23 May 2018
Marius van der Westhuizen, officially ranked amongst the top 18 referees in the world and a man who has refereed in many countries, sits down to answer some readers' questions before going off to referee the match between the Bulls and the Brumbies.
His next Test, by the way, is Australia vs Ireland in Australia.
1. Name: Luyolo Keli
Question: Black flyhalf is attacking and kicks a ball with his knee in an open play. The ball goes into the in-goal of Red team. Black flyhalf dives and scores a try. What action should a referee take?
Marius van der Westhuizen: Hi Luyolo.
I take it the attacking player was not in possession of the ball when he “kicked” it with his knee? A kick is an act made by intentionally hitting the ball with any part of the leg or foot from toe to knee, but not including the knee. If the player was carrying the ball and dropped it onto his knee in an attempt to kick it if would be a knock on.
If he was running and in an attempt to regain the ball intentionally hit with his knee would be play on as that is not a knock on. The referee can the award the try. Can be rather confusing but if you break it down its actually rather simple.
2. Name: Allan Danker
Question: A tackled player falls with his back towards his own team. The law requires him to do something immediately but not what he does. Why do referees allow him to turn his body towards his team thus eliminating the possibility of the tackler's side getting the ball and not making the game so predictable? If the law is correctly interpreted this should not be allowed.
Marius van der Westhuizen: Hi Allan.
As you can imagine this game of rugby and specifically the tackle phase is a very dynamic phase and happens a very high speed. As per law 14, Subsection 7a The player is allowed to place the ball in any direction after as tackle. The important part of this law is he must do it immediately. If there is a delay and he prevents the defending team to gain possession he should be penalised.
3. Name: Nico Wolmarans
Question: If a game is 1 min from the end and team A lead by 3 points and lightning starts and the game is stopped must the game been played over or does team A win?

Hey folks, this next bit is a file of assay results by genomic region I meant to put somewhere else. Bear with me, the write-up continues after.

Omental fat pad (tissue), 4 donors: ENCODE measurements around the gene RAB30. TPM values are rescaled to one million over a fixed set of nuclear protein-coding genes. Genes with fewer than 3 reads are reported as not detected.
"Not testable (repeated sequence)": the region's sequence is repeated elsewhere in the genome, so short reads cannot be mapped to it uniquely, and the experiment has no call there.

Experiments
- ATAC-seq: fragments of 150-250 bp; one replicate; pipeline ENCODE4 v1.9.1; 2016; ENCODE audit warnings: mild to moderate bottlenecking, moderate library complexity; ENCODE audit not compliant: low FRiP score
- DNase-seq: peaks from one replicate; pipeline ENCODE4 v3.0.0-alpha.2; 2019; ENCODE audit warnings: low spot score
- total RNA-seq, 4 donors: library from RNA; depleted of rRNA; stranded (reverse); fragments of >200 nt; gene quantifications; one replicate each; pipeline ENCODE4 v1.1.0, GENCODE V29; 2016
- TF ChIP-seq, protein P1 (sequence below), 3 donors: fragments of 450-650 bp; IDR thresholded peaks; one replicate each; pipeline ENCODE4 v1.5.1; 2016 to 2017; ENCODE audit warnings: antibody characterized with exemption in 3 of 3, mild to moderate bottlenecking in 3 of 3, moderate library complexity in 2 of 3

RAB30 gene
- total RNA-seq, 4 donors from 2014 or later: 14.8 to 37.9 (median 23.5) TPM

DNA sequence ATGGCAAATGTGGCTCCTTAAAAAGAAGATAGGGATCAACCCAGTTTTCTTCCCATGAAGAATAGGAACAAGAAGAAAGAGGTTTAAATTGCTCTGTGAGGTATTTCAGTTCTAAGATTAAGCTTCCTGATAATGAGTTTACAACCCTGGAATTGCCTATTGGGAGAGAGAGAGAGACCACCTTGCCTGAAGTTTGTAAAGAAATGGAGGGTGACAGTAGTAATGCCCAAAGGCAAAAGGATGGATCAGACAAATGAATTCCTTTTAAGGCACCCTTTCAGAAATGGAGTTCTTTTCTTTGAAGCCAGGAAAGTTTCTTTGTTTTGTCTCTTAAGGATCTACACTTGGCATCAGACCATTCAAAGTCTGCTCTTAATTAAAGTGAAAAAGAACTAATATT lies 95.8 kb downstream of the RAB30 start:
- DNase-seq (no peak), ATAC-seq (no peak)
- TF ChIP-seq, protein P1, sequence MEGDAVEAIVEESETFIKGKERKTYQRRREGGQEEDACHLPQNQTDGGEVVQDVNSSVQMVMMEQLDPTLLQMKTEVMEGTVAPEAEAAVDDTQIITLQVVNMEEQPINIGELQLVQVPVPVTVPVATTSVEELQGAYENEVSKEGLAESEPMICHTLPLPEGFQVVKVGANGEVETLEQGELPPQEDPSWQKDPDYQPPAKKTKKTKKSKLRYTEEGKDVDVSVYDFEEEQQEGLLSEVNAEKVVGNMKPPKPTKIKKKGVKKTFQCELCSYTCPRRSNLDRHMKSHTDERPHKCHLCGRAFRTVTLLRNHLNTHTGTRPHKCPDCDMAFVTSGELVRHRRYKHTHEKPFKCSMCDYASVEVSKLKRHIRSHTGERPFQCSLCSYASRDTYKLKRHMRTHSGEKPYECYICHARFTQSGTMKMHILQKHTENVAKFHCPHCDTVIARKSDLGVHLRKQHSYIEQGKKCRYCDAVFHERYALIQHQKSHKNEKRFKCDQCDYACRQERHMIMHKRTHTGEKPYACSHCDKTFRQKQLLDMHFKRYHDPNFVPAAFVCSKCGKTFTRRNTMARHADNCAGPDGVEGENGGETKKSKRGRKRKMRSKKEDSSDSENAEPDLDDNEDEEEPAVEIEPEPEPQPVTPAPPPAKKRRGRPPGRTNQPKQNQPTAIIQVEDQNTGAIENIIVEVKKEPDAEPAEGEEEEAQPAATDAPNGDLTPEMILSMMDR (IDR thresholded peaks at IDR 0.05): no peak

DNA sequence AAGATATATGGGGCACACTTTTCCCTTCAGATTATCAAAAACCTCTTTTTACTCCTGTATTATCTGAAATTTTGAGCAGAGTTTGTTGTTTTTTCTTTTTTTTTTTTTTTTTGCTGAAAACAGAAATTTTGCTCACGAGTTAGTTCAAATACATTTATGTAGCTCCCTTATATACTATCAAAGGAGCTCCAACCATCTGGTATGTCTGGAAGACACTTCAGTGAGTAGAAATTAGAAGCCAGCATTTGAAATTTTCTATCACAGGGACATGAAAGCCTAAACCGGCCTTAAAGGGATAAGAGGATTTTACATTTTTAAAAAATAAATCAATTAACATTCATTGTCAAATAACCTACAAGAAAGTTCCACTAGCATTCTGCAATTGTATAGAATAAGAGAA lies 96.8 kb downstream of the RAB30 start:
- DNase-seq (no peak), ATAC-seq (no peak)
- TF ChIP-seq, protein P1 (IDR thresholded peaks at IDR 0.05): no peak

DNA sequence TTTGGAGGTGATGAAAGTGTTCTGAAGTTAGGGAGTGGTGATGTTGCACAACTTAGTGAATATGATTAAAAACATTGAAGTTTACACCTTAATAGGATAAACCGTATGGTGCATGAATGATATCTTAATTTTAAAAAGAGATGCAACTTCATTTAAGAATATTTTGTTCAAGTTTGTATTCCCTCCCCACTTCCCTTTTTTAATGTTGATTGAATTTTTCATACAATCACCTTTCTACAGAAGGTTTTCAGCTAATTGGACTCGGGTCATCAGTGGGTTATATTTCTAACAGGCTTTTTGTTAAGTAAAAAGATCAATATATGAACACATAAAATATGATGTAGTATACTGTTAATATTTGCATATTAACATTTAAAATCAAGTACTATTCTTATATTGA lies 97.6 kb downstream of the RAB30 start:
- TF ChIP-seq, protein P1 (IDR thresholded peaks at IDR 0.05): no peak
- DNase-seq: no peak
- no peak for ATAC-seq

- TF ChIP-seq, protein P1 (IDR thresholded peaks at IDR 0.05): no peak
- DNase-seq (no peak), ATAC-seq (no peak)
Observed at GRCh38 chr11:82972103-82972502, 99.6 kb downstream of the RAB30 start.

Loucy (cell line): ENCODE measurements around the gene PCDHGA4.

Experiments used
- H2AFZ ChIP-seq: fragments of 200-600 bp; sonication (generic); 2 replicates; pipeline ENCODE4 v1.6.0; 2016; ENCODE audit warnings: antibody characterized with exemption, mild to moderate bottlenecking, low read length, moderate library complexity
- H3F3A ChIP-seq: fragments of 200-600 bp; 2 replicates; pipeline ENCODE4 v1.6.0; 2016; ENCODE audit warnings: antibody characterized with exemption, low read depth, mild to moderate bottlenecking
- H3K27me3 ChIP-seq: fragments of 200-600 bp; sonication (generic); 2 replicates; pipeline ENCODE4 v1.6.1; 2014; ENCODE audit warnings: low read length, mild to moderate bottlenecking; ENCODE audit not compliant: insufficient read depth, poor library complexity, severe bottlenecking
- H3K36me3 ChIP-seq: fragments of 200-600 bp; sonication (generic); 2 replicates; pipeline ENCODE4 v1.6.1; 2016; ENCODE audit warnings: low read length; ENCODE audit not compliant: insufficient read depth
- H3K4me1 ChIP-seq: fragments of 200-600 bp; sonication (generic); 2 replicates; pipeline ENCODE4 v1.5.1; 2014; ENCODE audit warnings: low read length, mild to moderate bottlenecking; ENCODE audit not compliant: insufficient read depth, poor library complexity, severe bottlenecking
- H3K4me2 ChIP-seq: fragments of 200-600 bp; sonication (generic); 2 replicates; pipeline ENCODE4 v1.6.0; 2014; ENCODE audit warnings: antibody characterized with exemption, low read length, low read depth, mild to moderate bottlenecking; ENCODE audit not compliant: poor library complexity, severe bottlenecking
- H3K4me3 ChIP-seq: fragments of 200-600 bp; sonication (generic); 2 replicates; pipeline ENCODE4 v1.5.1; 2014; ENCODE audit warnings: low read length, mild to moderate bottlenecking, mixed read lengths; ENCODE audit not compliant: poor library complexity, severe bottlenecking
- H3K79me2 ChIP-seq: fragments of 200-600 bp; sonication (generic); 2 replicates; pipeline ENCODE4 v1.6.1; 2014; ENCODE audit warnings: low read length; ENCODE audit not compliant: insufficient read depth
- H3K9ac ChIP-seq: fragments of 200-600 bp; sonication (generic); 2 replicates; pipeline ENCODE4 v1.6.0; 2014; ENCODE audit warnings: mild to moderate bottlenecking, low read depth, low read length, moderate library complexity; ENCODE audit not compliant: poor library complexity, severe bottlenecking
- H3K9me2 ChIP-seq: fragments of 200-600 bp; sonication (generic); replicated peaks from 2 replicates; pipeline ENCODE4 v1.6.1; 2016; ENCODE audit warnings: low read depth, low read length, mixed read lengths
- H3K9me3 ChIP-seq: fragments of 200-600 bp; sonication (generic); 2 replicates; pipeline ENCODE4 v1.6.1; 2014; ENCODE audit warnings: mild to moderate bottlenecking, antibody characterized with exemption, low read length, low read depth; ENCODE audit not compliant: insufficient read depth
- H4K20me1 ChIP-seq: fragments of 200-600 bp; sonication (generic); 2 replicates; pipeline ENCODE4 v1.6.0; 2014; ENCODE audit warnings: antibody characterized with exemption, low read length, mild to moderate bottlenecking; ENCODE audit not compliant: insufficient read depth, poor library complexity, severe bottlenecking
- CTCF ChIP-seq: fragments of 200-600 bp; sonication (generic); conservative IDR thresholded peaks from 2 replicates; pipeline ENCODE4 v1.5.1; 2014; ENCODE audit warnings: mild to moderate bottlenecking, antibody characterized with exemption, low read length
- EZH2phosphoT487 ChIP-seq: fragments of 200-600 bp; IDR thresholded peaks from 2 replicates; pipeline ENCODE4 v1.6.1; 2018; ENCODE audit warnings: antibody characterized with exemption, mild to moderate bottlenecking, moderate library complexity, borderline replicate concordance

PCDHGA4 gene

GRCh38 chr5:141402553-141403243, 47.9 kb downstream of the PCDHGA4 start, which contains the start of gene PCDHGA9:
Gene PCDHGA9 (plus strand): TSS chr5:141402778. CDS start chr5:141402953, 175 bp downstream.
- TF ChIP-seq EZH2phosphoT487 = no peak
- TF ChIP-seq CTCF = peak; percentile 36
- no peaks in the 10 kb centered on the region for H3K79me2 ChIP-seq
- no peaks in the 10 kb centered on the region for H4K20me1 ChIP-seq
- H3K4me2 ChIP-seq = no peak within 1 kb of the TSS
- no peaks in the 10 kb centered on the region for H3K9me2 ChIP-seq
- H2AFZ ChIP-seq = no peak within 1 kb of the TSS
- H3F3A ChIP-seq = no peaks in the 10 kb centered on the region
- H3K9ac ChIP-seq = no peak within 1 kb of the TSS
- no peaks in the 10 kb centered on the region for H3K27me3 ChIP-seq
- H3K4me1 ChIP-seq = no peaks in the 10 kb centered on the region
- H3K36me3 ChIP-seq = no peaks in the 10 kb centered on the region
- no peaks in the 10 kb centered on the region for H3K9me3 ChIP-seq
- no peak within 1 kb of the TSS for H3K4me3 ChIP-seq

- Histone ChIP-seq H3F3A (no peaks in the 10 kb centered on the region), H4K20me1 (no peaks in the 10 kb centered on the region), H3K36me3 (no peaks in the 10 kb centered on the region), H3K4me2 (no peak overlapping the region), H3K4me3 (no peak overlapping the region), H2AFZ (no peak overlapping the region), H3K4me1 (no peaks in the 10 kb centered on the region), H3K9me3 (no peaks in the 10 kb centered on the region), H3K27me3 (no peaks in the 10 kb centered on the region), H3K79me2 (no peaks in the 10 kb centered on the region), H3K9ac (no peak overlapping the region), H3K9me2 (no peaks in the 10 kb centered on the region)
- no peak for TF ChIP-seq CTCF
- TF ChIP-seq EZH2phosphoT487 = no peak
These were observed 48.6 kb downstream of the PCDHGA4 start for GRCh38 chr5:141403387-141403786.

Marius van der Westhuizen: Hi Nico,
This forms part of the competition rules. Different competitions will apply this differently. In South Africa, as soon as the start of the second half has started the result of the game will stand as is if the game is stopped for whatever reason. If the game is stopped in the first half and players leave the field the game will have to be replayed.
4. Name Anthony Cashin
Question: Who polices offside lines during a match? I ask this, as it seems on the way to following crooked throws into scrums onto rugby legal scrapheap.
Each big match now has four officials - referee, two assistants and the TMO. Are the assistant referees allowed to whisper in the referee's ear to tell him about offside, especially the backs at line-outs? Is the TMO allowed to do a check-check in this matter? In fact is the TMO ever allowed to check-check for offside outside of the review of a potential try?
Offside kills rugby, but with lines all over for various forms of offside, the referee needs all the help he can get in the days of rapid defence.
Marius van der Westhuizen: Hi Anthony. The offside is the primary role of the referee, However, in all games where the assistance is appointed by the governing body of that competition, the assistant referees have input on the management of the offside lines.
You are 100% correct, Offside kills the game and is a major priority for us as referees. If there is a clear and obvious offside in the lead-up to a try, the TMO can inform the referee and they can overturn the decision.
5. Name Denis O'Brien
Question: Please, explain the corner post to me. It used to be a part of touch-in-goal. If a player touched it, no try. If the ball touched it, drop-out. Now it seems just a decoration.
Marius van der Westhuizen: Hi Denis.
The corner post lost some responsibility a couple of years ago. In the past, if a player touched the corner post in the lead-up to a try he was touch-in-goal. These days, only if the ball touches the base of the corner post the ball is touch-in-goal. It also helps to judge when the ball is kicked along the ground whether the ball was out in-field of in in-goal.
If the ball is kicked and it hits the corner post and stays inside the field, play will continue. It is very similar to the goal post these days. If you want to score a try against the goalpost or padding you also need to score it at the base of the goalpost.
Hope this makes sense.
Ask the duty referee
Duty Ref 549 - Marius van der Westhuizen
Duty Ref 547 - Marius van der Westhuizen
Duty Ref 546 - Jaco Peyper
Duty Ref 545 - Joey Klaaste-Salmans
Duty Ref 544 - Lourens van der Merwe
Duty Ref 543 - Joey Klaaste-Salmans
Duty Ref 542 - Marius van der Westhuizen
Duty Ref 541 - Jaco Peyper
Duty Ref 540 - Lourens van der Merwe
Duty Ref 539 - Jaco van Heerden